Dallas, Nov 18 (Reuters) - Top cardiologists who devised new U.S. guidelines for reducing risk of heart disease strenuously defended their risk-calculation tool from criticism that it greatly overestimates health risks and the need to be treated with statins.
Two Harvard professors, Dr. Paul Ridker and Dr. Nancy Cook, sparked the controversy by saying the guidelines overestimate risk of developing heart disease up to 150 percent for some populations, according to a report in Monday's New York Times. The report said their criticisms would appear Tuesday in the British medical journal The Lancet.
Their concerns spurred prominent cardiologist Steven Nissen of the Cleveland Clinic to call for a delay in putting the new guidelines into practice, the report said. Nissen could not immediately be reached by Reuters.
A half dozen cardiologists who helped formulate the guidelines over a four-year period criticized Ridker's own methodology at a hastily called news conference during the annual scientific sessions of the American Heart Association (AHA) in Dallas.
"We intend to move forward with the implementation of these guidelines," said Dr. Sidney Smith of the University of North Carolina, a past president of the AHA who was executive chairman of the guidelines committee.
"If we think there is something that will make them better, you can count on that we'll do it," Smith said.
The guidelines were created by panels of experts from the AHA and the American College of Cardiology and include a formula for calculating the risk of developing heart disease over 10 years.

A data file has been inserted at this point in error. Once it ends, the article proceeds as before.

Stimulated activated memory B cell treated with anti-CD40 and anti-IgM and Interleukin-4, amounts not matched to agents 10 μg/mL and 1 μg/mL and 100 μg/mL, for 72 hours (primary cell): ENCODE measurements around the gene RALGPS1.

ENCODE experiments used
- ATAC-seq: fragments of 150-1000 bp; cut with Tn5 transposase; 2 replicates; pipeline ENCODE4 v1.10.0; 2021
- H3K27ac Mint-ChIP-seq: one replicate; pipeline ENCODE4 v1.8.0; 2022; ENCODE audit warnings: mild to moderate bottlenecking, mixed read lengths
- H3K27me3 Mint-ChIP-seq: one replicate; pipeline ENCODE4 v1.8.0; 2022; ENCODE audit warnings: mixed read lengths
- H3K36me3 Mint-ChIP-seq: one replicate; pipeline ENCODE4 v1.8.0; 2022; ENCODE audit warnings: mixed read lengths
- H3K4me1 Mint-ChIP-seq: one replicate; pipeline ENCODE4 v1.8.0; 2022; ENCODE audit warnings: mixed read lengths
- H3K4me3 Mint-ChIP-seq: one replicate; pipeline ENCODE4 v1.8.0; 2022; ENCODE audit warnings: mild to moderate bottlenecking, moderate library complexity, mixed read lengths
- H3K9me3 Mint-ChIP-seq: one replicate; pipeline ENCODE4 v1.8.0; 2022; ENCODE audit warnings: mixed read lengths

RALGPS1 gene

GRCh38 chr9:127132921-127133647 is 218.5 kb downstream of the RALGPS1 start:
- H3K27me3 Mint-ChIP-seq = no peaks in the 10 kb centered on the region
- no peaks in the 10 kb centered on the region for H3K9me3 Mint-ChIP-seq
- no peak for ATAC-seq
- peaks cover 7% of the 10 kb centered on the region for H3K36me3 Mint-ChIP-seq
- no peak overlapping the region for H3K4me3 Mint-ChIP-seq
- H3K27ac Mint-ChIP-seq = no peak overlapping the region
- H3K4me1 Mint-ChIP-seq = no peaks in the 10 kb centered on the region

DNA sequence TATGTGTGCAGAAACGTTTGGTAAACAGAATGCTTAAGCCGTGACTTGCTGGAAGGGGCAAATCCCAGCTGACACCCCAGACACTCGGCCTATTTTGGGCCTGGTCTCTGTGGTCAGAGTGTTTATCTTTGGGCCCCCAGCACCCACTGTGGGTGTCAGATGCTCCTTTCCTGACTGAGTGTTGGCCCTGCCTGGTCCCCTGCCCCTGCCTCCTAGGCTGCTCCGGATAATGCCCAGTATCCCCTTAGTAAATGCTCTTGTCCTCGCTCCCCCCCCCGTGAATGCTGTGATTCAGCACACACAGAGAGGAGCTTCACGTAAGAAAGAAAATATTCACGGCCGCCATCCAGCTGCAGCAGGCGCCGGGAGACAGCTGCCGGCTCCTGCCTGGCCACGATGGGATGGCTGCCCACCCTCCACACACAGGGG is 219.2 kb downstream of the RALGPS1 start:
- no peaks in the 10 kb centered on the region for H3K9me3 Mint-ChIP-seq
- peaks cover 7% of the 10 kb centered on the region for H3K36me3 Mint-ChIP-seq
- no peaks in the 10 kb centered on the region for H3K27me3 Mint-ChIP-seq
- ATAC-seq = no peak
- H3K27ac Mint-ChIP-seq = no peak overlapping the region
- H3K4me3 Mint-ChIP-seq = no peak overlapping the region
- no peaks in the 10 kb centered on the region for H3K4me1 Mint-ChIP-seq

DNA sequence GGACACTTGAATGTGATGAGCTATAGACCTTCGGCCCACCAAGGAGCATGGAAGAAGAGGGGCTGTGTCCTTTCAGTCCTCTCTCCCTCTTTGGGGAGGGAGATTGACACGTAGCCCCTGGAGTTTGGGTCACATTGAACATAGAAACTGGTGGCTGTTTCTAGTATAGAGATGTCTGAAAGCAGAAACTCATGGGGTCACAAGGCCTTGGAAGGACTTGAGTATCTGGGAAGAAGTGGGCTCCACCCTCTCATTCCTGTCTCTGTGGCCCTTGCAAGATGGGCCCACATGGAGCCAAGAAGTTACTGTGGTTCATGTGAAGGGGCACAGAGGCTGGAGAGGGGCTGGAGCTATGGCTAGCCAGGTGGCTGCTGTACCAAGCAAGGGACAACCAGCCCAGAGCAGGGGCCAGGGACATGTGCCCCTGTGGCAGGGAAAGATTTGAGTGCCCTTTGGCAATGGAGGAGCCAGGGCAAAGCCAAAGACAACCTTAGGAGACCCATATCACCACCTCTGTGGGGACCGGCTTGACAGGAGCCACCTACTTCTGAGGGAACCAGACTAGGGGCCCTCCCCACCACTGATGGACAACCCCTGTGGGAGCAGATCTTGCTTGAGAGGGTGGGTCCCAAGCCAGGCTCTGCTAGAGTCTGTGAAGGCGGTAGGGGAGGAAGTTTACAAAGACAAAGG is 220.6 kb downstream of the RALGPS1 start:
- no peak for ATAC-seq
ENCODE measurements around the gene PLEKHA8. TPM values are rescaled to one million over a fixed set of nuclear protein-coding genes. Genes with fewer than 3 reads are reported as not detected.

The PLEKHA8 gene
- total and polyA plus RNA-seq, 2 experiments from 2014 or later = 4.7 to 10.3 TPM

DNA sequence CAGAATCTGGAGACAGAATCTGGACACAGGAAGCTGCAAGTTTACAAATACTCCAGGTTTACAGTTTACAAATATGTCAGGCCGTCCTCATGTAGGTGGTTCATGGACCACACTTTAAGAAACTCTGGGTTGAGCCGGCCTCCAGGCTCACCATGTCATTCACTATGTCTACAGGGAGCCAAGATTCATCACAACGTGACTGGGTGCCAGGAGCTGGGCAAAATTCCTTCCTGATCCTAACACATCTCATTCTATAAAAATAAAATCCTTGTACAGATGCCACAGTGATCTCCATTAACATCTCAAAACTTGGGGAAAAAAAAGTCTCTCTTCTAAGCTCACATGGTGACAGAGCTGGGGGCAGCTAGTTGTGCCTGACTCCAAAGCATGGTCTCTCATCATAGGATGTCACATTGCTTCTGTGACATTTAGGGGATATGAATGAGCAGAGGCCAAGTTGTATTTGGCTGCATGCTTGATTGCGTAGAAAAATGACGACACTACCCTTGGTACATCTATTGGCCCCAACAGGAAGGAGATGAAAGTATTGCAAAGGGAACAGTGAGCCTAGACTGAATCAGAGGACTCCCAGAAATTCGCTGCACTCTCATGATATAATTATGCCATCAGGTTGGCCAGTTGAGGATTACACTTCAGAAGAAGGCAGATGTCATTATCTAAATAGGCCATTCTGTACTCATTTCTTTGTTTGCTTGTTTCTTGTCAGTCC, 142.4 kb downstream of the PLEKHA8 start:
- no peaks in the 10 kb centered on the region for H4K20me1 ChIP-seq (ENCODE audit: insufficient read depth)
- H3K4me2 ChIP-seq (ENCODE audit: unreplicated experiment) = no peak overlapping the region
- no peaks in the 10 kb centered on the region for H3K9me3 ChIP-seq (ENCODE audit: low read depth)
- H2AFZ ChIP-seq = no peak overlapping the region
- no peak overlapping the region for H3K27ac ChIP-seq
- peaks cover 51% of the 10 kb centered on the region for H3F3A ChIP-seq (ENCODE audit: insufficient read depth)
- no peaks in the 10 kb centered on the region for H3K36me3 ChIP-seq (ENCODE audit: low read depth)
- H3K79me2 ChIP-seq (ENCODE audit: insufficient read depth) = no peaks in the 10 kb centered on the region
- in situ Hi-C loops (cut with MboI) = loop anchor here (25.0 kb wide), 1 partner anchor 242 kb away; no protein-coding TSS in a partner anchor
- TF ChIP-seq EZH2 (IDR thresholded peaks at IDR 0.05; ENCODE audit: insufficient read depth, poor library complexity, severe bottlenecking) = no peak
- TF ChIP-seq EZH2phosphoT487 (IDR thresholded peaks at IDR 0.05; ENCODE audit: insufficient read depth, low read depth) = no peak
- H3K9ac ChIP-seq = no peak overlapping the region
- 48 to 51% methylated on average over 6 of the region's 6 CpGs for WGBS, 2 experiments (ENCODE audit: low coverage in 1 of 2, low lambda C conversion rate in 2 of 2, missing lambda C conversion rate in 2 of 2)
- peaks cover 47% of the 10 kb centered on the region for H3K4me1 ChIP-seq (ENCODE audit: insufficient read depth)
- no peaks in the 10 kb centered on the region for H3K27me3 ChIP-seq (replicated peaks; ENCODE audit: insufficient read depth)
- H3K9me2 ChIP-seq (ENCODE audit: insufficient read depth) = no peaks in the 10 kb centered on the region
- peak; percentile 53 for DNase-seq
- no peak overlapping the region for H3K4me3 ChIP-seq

The guidelines no longer focus mainly on reducing the level of "bad" LDL cholesterol to specific targets, but instead assess each patient's personal risk factors of developing heart disease.
People 40 to 75 years old found to have a 7.5 percent or higher risk of heart disease within the next 10 years, as assessed by factors plugged into the calculator such as being obese or having diabetes, are encouraged to be treated with cholesterol-lowering statin drugs, such as Pfizer Inc's Lipitor (atorvastatin).
"These guidelines have been vetted by multiple experts many, many times," AHA President Dr. Mariell Jessup said.
Authors of the new guidelines on Monday said Ridker based his conclusions of overstated risk on three large population studies that involved subjects who are far healthier than the general population.
The new guidelines were based on more representative populations and consider for the first time the risk of stroke and factor in African Americans, a group with a disproportionately high risk of heart attacks and stroke.
"We think we came up with a good risk assessment instrument," Smith said.
The guideline authors said Ridker notified them on Friday of his criticisms for the first time, and that they would appear in the Lancet.
Moreover, several members of the guidelines committee, in interviews, said Ridker reviewed the proposed guidelines in 2012 and did not cite any such concerns.
"We got his review and he did not say anything about these three population studies at that time," said David Goff, dean of the Colorado School of Public Health and co-chair of the risk-assessment guidelines.
Dr. Donald Lloyd-Jones, professor of preventive medicine at Northwestern University, said Ridker had not yet provided the guidelines committee with specific data that underscore his concerns.
"We used what we thought were the best available data," Lloyd-Jones said. "We'd all like to see Dr. Ridker's data instead of seeing this played out in the media."
Neither Ridker nor Cook could immediately be reached for a comment.
(Reporting by Ransdell Pierson; Editing by Maureen Bavdek)